Drawdown lifetime mortgages
What is a drawdown lifetime mortgage?
A drawdown lifetime mortgage enables you to release some of the money you have tied up in your home by providing you with an initial advance, together with an approved 'cash facility' that you can draw on, as and when you need it. Interest is then only charged on the amount you take rather than the full amount available to you. It is important to note that a lifetime mortgage is secured against your home.
Drawdown lifetime mortgages are simply a variation of lump sum lifetime mortgages, but with the following benefits:
- You only incur interest on the amount you actually have borrowed so the interest that builds up over time is likely to be less than if you had taken all the money at once.
- You can often take further withdrawals in small amounts from your cash facility when you need them – this can be done within a couple of weeks of the initial request.
They do however also have the following downsides compared to lump sum lifetime mortgages:
- Usually the maximum amount you are allowed to borrow in your ‘cash facility’ is slightly smaller than you would have been able to borrow with a lump sum lifetime mortgage.
- Every time you borrow from your cash facility a new interest rate could be applied to the amount you are asking to borrow – based on what the interest rate at the time is. This means that depending on what happens to interest rates, the cost of your future borrowing could be higher or lower than that agreed when you first take out the mortgage.
- There are often limits on the maximum amount you can have in your cash facility, relative to the original mortgage.
- Sometimes there can be further admin charges for each time you draw on your cash facility.
Typically how much can you borrow?
The maximum amount you can borrow will be determined by a number of factors, including your age and the value of your property. However, the likelihood is that you could borrow between £10,000 and £600,000 if you live in England, or up to £250,000 if you live in Wales, Scotland and Northern Ireland.
Want to find out your property value?
You can look at the Halifax House Price Index, or mouseprice.com, or even rightmove.co.uk to get an idea of property values in your area. But be aware that you may need to pay for a current valuation on your property, if you go ahead with an application.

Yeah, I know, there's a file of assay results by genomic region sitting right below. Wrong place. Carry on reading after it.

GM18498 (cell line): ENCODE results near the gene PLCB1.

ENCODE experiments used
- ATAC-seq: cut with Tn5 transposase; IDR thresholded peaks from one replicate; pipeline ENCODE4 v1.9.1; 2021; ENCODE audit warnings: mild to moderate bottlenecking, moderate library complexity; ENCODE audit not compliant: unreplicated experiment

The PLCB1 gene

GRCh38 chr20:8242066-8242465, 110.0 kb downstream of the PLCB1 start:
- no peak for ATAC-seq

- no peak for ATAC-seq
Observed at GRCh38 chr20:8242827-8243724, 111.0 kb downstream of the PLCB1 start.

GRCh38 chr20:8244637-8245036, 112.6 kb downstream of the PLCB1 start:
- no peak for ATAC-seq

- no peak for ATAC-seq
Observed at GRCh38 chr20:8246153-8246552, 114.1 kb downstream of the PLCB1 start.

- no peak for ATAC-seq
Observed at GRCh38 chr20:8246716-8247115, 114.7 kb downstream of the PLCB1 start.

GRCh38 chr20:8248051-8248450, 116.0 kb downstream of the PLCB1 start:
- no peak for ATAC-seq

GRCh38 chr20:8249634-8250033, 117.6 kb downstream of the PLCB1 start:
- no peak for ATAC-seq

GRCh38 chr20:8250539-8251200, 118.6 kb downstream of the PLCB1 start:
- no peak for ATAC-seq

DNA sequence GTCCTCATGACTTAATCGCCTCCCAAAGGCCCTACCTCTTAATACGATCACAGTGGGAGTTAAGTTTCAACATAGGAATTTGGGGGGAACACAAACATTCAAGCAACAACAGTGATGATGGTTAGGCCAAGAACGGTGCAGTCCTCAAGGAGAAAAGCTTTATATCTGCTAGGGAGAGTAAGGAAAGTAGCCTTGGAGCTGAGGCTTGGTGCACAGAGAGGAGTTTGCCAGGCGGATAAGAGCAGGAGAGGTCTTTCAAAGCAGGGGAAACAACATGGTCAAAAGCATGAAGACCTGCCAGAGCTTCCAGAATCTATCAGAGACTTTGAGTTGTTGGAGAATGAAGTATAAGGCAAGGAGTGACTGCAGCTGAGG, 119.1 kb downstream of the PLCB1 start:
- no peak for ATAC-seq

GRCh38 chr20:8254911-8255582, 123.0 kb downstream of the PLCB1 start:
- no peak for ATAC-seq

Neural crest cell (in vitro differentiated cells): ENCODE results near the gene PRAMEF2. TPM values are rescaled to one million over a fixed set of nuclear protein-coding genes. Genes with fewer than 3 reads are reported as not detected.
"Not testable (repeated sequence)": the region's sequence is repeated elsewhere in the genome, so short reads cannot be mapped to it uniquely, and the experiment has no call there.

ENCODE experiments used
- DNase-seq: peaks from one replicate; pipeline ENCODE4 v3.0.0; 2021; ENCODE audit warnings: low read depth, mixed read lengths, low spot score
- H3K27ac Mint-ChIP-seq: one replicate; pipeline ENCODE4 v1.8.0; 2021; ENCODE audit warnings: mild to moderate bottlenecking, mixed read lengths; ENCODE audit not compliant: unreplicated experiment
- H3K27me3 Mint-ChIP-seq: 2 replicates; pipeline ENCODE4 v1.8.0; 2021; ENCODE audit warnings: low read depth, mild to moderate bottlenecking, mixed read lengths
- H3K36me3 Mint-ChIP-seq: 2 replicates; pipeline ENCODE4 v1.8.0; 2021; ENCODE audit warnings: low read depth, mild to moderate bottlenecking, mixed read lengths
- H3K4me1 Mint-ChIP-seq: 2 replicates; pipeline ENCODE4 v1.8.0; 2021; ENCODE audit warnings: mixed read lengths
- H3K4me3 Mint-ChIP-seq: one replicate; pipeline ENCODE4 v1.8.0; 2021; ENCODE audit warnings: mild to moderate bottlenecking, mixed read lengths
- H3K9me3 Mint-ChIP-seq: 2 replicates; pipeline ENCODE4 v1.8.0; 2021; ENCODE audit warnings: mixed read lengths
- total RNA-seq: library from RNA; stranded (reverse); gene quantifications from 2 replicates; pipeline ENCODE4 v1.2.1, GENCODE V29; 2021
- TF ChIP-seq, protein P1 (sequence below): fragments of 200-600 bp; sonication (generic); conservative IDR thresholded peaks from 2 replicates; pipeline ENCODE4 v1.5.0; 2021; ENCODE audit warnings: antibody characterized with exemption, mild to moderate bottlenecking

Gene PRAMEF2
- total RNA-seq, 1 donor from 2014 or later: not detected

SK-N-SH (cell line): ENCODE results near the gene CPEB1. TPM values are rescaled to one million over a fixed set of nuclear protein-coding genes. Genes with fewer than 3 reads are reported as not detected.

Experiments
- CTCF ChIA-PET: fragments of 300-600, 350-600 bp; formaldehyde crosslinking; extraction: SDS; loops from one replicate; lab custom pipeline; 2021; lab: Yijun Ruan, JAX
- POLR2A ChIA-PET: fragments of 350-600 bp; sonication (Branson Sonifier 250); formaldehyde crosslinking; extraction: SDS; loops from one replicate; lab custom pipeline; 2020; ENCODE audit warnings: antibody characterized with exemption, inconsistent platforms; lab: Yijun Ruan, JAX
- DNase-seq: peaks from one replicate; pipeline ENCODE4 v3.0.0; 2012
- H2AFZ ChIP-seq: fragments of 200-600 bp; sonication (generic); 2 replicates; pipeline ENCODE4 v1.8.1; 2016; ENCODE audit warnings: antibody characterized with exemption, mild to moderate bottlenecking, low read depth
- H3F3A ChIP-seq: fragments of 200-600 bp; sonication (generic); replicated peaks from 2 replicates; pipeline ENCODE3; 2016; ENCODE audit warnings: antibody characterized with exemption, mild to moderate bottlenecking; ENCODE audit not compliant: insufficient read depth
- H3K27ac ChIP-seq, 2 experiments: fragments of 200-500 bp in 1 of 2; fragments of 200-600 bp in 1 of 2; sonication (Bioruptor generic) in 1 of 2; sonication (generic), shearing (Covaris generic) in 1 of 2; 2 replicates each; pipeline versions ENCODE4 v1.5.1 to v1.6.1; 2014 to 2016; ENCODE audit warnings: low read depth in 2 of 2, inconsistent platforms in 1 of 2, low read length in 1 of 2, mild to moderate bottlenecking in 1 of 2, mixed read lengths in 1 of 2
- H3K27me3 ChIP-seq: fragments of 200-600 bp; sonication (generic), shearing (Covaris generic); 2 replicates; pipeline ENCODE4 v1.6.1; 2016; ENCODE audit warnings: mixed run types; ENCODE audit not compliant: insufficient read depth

Could I get this type of lifetime mortgage?
Everyone's circumstances are different. You should talk to a professional adviser, and look at all of those points in detail before considering a lifetime mortgage. However, in general to qualify for a drawdown lifetime mortgage you need to be:
- aged 55 and over
- own your own home
- a UK resident.
Your property must also be:
- in England, Scotland, Wales or Northern Ireland
- your main residence
- worth a minimum of £70,000
- made of standard construction.
How much does it cost?
Drawdown lifetime mortgages charge a fixed sum of interest on each amount you borrow. You are only charged interest on this amount and not the remaining amount in your cash facility. You make no repayments during the lifetime of the loan and interest is accumulated. Because you make no repayments, the interest that the loan attracts is known as compound interest, and it can mean that the total amount you end up owing could be significantly more than you originally borrowed. For an explanation of compound interest please take a look at this short film:
Is there anything else I should know about drawdown lifetime mortgages?
Equity release may not be right for everyone. It may affect your entitlement to state benefits and will reduce the value of your estate.
We recommend that you talk to a professional adviser before making any decisions about buying equity release products. If you don’t have a professional financial adviser, go to thepfs.org or unbiased.co.uk.
Alternatively, Just Retirement Solutions – part of the JRP Group – offers an equity release advice service that could help you decide if equity release is right for you.